Mheryl's sad, sad eyes grew so mournful Nupa could not hold her gaze. "The heiress died, and the Singer lived on."

Alone, went unspoken.

                                                         * * *

     Now, stood in the belfry of an ancient clocktower, Nupa looks out over the town that that same heiress had called home, Miringnell, and weeps for her.

     Because it is not a story, not a fireside tale - it is true, true, so horribly true. The heiress lies behind her, wrapped in delicately carved stone and crystal with her name bright upon the masonry.

Ashe Tsiabel Rynn,

2nd Winter Yeare of 1349 - 79th Winter Yeare of 1403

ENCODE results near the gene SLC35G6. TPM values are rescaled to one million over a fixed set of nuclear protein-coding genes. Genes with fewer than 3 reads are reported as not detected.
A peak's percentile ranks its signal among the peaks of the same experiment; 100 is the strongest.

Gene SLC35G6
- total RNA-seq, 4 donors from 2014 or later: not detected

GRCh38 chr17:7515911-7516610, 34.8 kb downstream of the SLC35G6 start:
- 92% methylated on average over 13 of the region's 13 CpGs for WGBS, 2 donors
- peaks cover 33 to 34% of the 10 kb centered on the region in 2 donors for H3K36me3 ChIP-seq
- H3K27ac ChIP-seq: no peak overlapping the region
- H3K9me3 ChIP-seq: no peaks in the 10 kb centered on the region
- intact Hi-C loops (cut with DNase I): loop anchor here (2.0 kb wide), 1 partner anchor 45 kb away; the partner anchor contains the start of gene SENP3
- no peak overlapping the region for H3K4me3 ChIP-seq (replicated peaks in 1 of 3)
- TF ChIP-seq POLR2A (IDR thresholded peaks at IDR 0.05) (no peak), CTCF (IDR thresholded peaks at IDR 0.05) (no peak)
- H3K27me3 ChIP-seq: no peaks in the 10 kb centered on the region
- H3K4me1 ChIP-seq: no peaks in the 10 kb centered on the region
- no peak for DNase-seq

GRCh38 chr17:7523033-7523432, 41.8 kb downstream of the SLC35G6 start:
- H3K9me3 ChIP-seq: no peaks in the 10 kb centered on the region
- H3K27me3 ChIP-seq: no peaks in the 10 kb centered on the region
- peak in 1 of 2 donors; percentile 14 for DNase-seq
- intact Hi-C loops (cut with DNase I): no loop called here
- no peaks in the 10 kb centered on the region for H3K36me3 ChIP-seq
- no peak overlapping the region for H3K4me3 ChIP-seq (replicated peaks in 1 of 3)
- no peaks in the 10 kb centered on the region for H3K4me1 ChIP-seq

Heiress to the Rynn Estates,

Beloved mother, Bringer of Light,

May you live forever.

     Sprawled atop her grave is a tiny, frail child with hair like starlight and eyes the colour of snow-shadow. White; unnatural, eerie white, with the vaguest hint of blue. 

     From him drifts the most haunting sound Nupa has ever heard - moaning, throbbing, aching like a broken heart.

     It is a broken heart, though - his heart, for he is the Singer that survived the Composer's one terrible mistake.

     Once he could see, could touch everything.

     Now, he lies at the graveside of the one person who dared to understand him, to love him, and grieves.

     She is Nupa Maidemant. It is mid-summer, and the year is 1867. Still, he grieves - as she suspects he will do for all of eternity.




The End